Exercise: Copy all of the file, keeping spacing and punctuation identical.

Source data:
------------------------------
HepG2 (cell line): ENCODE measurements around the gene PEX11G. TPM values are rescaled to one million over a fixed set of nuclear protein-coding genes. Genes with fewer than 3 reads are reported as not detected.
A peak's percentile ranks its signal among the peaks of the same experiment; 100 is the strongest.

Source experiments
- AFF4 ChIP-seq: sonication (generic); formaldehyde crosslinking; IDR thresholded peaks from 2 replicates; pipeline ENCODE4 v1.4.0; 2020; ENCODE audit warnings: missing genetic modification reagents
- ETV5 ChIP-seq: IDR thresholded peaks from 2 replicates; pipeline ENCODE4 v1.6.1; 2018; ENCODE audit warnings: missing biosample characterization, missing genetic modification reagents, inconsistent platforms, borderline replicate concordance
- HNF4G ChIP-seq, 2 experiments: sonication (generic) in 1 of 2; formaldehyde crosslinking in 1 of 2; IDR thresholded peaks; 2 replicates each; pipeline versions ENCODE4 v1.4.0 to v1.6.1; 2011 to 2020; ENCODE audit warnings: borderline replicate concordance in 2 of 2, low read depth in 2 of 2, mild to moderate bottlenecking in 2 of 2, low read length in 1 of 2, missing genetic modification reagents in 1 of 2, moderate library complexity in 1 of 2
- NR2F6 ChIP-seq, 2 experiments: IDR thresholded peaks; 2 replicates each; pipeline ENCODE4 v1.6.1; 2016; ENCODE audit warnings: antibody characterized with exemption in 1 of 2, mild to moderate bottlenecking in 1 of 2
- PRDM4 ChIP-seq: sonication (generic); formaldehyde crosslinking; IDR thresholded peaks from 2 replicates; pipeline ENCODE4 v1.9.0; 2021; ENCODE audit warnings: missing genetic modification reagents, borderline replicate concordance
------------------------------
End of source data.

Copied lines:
HepG2 (cell line): ENCODE measurements around the gene PEX11G. TPM values are rescaled to one million over a fixed set of nuclear protein-coding genes. Genes with fewer than 3 reads are reported as not detected.
A peak's percentile ranks its signal among the peaks of the same experiment; 100 is the strongest.

Source experiments
- AFF4 ChIP-seq: sonication (generic); formaldehyde crosslinking; IDR thresholded peaks from 2 replicates; pipeline ENCODE4 v1.4.0; 2020; ENCODE audit warnings: missing genetic modification reagents
- ETV5 ChIP-seq: IDR thresholded peaks from 2 replicates; pipeline ENCODE4 v1.6.1; 2018; ENCODE audit warnings: missing biosample characterization, missing genetic modification reagents, inconsistent platforms, borderline replicate concordance
- HNF4G ChIP-seq, 2 experiments: sonication (generic) in 1 of 2; formaldehyde crosslinking in 1 of 2; IDR thresholded peaks; 2 replicates each; pipeline versions ENCODE4 v1.4.0 to v1.6.1; 2011 to 2020; ENCODE audit warnings: borderline replicate concordance in 2 of 2, low read depth in 2 of 2, mild to moderate bottlenecking in 2 of 2, low read length in 1 of 2, missing genetic modification reagents in 1 of 2, moderate library complexity in 1 of 2
- NR2F6 ChIP-seq, 2 experiments: IDR thresholded peaks; 2 replicates each; pipeline ENCODE4 v1.6.1; 2016; ENCODE audit warnings: antibody characterized with exemption in 1 of 2, mild to moderate bottlenecking in 1 of 2
- PRDM4 ChIP-seq: sonication (generic); formaldehyde crosslinking; IDR thresholded peaks from 2 replicates; pipeline ENCODE4 v1.9.0; 2021; ENCODE audit warnings: missing genetic modification reagents, borderline replicate concordance